Girl Scout Cancer Survivor Helps Others - Girl Scouts

Cancer Survivor Founds Nonprofit to Help Sick Kids Battle Loneliness

Sarah celebrates being cancer free with her dog.

 

Sarah, now age ten and in remission (go Sarah!), was diagnosed with a rare form of lymphoma in fall 2017. Scared and confused about what was happening, she realized she wanted to help other kids like herself stay connected and share their experiences with one another during what can be a lonely, isolating time in the hospital. Her G.I.R.L. (Go-getter, Innovator, Risk-taker, Leader)™ spirit was clearly kicking into high gear, no matter how tough the circumstances!

A Girl Scout since kindergarten, Sarah loves doing things with her troop. So it was important to her to keep those bonds strong while she was sick and undergoing treatment.


"For Sarah, to feel part of her troop even though she wasn’t there was such a big thing.”


  • CH-A-GS- Sarah Loza Selling Cookies
  • Maribel, Sarah’s mom, explains, “Staying connected to Girl Scouts was so important to her, to feel a sense of normalcy, just being a kid. To feel accepted by her peers.

    She had lots of support from her troop. The girls one by one sent messages, cards, and letters. They would FaceTime. They would call and drop off meals and drawings.

    For Sarah, to feel part of her troop even though she wasn’t there was such a big thing.” As Sarah says, keeping those troop connections strong “made my day.”

    She even found the strength and determination to stay active in the Girl Scout Cookie Program right after her diagnosis, meeting her goal of selling 100 boxes of cookies, all while undergoing aggressive chemotherapy treatments at Rady Children’s Hospital in San Diego.

    She also made it to a few troop meetings and texted her Girl Scout friends often to stay motivated and connected. Talk about commitment!

An Innovative Solution to Hospital Loneliness

Knowing the importance of staying in touch led Sarah to found Chat with Champs, a nonprofit that gives pediatric cancer patients confined to the hospital (ranging from a few days to a few weeks) access to walkie-talkies so they can communicate with one another, ask questions, share fears, or just chat.

Some patients have to be isolated to protect themselves from germs or, if they’re in the hospital for a longer period, find themselves alone when parents and family members have to return to work. Also, because chemotherapy treatments are during the day and make patients very tired, they tend to sleep after, which leads children to end up awake and alone at random hours during the night. Like Sarah, these kids can feel “trapped,” and the walkie-talkies give them a sense of simple but powerful, immediate connection. Nurses are busy and come and go, and hospital volunteers are only allowed to stay a few minutes at a time. But the walkie-talkie is always there. The kids are never completely alone with help from Chat with Champs.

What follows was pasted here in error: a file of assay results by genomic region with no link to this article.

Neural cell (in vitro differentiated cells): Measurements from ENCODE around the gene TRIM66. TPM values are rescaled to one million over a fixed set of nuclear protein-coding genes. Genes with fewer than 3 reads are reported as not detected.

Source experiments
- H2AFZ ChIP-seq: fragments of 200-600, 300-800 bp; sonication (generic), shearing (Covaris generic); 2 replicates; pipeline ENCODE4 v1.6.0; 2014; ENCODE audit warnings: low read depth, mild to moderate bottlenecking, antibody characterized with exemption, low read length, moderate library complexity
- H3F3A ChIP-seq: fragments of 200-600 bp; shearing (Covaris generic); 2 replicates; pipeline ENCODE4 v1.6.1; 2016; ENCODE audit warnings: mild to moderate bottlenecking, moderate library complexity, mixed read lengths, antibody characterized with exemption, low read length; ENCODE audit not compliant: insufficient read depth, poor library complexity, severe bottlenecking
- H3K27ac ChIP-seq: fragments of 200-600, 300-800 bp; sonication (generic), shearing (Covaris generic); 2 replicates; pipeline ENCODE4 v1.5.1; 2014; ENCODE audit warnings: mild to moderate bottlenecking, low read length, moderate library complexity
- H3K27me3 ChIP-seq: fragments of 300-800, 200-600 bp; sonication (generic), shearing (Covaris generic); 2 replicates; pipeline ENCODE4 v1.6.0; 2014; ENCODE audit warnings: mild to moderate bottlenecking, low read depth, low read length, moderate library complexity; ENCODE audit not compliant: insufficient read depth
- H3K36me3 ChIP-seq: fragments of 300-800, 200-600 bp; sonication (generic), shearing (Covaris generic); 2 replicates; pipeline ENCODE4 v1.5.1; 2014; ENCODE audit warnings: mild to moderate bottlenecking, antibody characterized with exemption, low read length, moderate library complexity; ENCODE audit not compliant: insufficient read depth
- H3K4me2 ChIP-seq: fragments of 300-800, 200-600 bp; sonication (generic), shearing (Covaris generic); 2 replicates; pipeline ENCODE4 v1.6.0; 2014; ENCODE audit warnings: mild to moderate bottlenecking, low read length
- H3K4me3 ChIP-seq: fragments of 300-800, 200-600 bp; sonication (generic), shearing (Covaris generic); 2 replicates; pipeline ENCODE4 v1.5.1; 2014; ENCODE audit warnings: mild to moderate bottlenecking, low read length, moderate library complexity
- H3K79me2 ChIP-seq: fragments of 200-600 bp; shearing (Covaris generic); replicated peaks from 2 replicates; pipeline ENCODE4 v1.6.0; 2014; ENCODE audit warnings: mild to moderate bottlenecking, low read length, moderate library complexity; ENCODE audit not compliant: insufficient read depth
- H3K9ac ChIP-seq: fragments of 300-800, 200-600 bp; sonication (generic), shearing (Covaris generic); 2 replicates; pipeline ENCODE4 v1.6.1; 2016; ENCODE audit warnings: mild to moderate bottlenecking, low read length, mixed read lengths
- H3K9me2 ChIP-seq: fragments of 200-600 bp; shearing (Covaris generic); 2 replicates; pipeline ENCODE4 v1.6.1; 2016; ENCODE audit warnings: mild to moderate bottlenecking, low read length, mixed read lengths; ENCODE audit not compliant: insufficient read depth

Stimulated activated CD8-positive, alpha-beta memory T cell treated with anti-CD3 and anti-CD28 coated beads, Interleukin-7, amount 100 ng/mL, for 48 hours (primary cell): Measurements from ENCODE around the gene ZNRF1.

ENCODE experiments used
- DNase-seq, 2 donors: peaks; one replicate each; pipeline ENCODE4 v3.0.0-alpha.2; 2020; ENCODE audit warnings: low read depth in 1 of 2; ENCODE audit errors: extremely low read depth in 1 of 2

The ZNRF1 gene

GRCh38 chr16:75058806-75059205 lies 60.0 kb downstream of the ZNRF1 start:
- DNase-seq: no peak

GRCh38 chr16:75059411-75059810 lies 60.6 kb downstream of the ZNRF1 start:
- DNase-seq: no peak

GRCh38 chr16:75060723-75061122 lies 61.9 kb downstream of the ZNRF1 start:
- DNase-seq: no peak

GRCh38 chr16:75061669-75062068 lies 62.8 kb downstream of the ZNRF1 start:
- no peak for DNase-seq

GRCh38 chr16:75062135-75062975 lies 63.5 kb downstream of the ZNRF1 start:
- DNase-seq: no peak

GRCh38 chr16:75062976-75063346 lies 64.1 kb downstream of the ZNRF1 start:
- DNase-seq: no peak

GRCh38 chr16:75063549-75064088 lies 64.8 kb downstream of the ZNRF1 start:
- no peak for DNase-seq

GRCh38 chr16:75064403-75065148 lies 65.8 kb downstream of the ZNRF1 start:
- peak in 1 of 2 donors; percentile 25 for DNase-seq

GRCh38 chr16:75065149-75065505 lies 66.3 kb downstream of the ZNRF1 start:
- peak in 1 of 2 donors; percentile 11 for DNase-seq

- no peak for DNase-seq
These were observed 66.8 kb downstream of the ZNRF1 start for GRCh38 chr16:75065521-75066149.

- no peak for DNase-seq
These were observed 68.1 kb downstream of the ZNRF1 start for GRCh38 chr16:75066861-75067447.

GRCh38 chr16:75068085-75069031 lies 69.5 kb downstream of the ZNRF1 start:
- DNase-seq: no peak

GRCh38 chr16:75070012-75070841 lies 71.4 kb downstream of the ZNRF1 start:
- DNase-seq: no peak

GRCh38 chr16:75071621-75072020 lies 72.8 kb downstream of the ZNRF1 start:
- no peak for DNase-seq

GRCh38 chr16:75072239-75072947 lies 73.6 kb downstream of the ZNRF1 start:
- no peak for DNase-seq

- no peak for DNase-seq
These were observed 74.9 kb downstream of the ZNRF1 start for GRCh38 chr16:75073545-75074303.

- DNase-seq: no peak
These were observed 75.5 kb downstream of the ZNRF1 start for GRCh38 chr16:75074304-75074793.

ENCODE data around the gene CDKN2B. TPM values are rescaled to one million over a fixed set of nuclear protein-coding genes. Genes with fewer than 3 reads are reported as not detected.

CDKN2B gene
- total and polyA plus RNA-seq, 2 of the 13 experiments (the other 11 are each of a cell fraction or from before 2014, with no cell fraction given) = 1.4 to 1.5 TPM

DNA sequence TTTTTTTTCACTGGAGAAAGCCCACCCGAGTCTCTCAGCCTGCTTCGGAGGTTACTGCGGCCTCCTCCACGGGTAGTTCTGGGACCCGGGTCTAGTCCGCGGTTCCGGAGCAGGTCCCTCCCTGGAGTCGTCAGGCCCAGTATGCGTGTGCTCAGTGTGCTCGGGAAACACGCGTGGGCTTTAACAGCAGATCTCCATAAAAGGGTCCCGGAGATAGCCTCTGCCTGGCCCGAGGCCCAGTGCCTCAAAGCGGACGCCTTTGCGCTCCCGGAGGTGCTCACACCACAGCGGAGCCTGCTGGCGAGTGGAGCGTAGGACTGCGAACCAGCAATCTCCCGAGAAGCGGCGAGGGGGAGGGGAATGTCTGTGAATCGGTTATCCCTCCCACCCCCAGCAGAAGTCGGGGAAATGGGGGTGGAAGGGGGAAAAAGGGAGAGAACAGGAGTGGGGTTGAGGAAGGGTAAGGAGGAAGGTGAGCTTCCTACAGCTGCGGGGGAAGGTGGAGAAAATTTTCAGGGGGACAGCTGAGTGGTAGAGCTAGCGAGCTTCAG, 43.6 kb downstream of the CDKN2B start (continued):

• Sarah takes pride in bringing people together: “I got to meet other kids instead of just sitting in my bed watching TV,” she beamed.

    In addition to founding her nonprofit, Sarah also created care packages with all the essentials she used and needed while in treatment. Although she was only nine years old when diagnosed and had to face the overwhelming challenges of dealing with cancer, her Girl Scout instinct kicked in, helping her navigate the experience and seeking to make it more manageable both for herself and for others like her.

    Of course, the experience made her grow in several ways, too. “She’s definitely matured, she’s more confident, more assertive,” Maribel says. “She appreciates the small things in life, and she’s very grateful to do things she couldn’t do last year, when she was just starting chemo. She has a different outlook, as I think everyone who goes through cancer does.

  • Sarah proudly displays "no more chemo for me" sign

Little things that would normally bother her, after you go through this, all of those things don’t mean anything anymore.”

“I think being a Girl Scout has always instilled a sense of teamwork in Sarah,” Maribel reflects. “She knows how important it is to try to help others and be a part of something and participate, even when you’re down.”

A Bright Future

Since Sarah implemented Chat with Champs at Rady Children’s Hospital, it’s maintained four walkie-talkies for kids—and it just got approval to put one in every single room! The hospital is running a fundraising campaign, waiting on much-needed donations to make that happen, with the hope to raise $3,000 for Chat with Champs.

And it doesn’t stop at Rady; Sarah’s goal is to bring the program to other pediatric oncology hospitals across California and then expand even further.

Although she faced difficult, scary circumstances, Sarah found the confidence to rely on and create community—through her Girl Scout troop and Chat with Champs. She was courageous and actively made things better for herself and others.

As Maribel says, “Girl Scouts is wonderful because it really does teach kids early on that you have a voice and you’re important and you matter.”


“Girl Scouts is wonderful because it really does teach kids early on that you have a voice and you’re important and you matter.”

What would Sarah say to other young girls who want to make a difference in the world? “Never give up, and always have faith.”

Learn more about Chat with Champs and how you can support the cause. And follow the org on Facebook, Twitter, and Instagram @chatwithchamps!

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